Century Dictionary and Cyclopedia
- n. A small spoon, usually having a round and rather deep bowl, used in serving salt at table.
“Tooti used them to make small objects that need time and great patience – why not make the smallest salt-spoon that has ever been made?”
““It is, undoubtedly,” said his uncle, waving a salt-spoon on which was engraved the Charwell crest.”
“I take a salt-spoon of this powder, go outside in the grounds of Mordon and turn the salt-spoon upside down.”
“Use the salt-spoon, butter-knife, and sugar-tongs even when you are alone.”
Frost's Laws and By-Laws of American Society A condensed but thorough treatise on etiquette and its usages in America, containing plain and reliable directions for deportment in every situation in life.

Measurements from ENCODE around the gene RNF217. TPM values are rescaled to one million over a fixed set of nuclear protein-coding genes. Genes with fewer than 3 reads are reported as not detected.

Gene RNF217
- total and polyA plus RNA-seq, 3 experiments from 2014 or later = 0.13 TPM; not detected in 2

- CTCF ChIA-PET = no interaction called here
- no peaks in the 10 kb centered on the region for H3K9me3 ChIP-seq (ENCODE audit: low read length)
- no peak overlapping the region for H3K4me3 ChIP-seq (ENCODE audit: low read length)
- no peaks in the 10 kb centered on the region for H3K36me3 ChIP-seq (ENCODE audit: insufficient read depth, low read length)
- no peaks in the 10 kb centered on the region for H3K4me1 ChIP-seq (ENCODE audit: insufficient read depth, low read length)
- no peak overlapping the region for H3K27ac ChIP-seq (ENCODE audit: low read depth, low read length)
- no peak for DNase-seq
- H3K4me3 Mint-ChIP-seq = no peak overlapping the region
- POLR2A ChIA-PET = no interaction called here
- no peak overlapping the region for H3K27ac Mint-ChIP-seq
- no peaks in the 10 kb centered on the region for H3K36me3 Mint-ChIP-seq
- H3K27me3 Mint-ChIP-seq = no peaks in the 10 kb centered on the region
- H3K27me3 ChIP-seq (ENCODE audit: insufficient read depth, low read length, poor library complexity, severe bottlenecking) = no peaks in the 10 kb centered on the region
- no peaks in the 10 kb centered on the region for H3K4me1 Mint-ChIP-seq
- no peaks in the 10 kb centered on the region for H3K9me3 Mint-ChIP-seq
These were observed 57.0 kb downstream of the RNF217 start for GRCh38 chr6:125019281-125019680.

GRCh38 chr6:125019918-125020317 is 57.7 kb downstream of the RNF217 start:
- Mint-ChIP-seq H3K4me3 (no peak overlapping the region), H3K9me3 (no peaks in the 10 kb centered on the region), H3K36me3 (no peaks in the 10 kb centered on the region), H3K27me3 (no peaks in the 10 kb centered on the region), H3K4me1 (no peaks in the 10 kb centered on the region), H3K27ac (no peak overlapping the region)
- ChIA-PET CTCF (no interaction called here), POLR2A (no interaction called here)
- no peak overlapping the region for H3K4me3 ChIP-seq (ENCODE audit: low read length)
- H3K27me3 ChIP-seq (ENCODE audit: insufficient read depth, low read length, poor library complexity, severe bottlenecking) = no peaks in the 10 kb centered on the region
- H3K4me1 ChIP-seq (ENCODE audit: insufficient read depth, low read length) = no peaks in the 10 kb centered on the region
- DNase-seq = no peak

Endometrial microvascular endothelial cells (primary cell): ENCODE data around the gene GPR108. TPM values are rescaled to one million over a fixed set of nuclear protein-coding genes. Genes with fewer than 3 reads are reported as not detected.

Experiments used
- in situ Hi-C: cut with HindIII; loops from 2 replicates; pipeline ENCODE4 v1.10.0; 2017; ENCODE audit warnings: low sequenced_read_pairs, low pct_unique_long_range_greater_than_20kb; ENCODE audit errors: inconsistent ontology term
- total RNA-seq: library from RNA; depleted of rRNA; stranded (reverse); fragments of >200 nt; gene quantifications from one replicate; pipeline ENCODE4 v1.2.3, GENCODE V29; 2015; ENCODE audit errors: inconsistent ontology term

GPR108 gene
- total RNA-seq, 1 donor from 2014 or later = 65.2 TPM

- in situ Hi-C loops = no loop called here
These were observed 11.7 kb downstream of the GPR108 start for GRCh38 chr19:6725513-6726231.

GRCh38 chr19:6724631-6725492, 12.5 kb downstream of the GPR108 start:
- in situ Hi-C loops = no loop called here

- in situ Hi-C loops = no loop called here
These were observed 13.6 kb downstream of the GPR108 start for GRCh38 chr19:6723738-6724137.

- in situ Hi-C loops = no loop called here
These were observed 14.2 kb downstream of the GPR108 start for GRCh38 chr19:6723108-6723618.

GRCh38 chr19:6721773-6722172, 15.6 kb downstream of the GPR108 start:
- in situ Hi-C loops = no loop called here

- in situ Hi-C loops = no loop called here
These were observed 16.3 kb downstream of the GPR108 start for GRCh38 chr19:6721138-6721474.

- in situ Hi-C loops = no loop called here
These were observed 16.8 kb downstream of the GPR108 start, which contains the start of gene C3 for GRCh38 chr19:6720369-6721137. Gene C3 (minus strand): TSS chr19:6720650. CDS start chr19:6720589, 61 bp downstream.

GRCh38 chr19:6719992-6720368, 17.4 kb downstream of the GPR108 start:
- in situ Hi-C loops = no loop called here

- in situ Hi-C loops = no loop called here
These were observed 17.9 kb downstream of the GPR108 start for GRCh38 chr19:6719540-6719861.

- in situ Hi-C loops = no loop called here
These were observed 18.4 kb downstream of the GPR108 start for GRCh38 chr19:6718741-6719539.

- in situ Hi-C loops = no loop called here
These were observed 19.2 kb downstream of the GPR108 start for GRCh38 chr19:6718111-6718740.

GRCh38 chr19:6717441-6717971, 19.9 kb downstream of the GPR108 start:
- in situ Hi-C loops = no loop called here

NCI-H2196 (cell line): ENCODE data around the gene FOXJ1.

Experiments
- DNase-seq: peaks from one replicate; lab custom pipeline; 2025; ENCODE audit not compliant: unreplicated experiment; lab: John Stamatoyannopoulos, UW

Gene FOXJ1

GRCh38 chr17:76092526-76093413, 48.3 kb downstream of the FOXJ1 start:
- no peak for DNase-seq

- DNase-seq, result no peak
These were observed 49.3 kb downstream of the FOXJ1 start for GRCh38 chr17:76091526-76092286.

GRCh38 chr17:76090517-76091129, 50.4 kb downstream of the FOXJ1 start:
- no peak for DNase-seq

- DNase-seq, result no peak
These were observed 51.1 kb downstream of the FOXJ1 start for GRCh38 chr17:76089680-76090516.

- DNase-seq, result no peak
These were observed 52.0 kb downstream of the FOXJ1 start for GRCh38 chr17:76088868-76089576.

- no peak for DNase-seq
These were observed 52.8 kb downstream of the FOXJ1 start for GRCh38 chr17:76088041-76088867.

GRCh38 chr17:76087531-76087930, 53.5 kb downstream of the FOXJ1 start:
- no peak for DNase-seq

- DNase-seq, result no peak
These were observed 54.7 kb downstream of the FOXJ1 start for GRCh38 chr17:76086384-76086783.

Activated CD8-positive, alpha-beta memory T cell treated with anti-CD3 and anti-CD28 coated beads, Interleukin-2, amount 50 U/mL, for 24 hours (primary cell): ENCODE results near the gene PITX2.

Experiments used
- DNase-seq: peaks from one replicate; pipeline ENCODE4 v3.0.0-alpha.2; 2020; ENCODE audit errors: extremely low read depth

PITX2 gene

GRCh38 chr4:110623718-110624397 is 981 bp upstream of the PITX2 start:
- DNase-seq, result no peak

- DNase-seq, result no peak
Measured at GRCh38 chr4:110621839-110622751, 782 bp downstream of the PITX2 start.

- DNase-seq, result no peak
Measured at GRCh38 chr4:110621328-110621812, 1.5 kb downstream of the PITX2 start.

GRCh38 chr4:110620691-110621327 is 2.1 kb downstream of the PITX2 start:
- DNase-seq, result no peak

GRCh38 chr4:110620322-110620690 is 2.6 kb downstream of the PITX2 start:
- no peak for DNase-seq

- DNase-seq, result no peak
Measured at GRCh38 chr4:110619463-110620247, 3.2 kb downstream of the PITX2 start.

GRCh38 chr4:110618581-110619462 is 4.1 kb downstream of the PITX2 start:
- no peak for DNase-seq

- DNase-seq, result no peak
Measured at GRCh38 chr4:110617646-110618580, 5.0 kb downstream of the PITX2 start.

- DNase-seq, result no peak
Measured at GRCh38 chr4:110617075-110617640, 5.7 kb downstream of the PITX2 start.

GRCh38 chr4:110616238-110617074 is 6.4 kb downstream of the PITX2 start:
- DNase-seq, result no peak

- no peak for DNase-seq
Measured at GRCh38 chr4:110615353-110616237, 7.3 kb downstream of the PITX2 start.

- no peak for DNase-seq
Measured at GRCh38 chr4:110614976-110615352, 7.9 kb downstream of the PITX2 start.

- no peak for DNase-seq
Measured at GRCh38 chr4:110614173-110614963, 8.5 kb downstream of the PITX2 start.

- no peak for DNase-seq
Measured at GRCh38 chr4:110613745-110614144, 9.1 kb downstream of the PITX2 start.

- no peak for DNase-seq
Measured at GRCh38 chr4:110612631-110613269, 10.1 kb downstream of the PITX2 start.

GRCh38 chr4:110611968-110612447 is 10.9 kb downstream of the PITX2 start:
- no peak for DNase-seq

“One-half can tomatoes strained, one quart milk, one-third cup butter, one tablespoonful cornstarch, one teaspoonful salt, one salt-spoon pepper, heat milk in double boiler.”
“Not so much as a salt-spoon," said Jimmy, firmly.”
“Van traced a family-tree on the tablecloth with a salt-spoon, for his guest's better information.”
“To them we might impart the uses of the salt-spoon, and ask in return the secret of punctuality on the railways.”
“Mr. Tredgold played with a salt-spoon and frowned thoughtfully.”
“But to this day Mrs. Barbara has never found the salt-spoon, a little silver oar, belonging to that Norse salt-cellar, and she never will, that's certain.”
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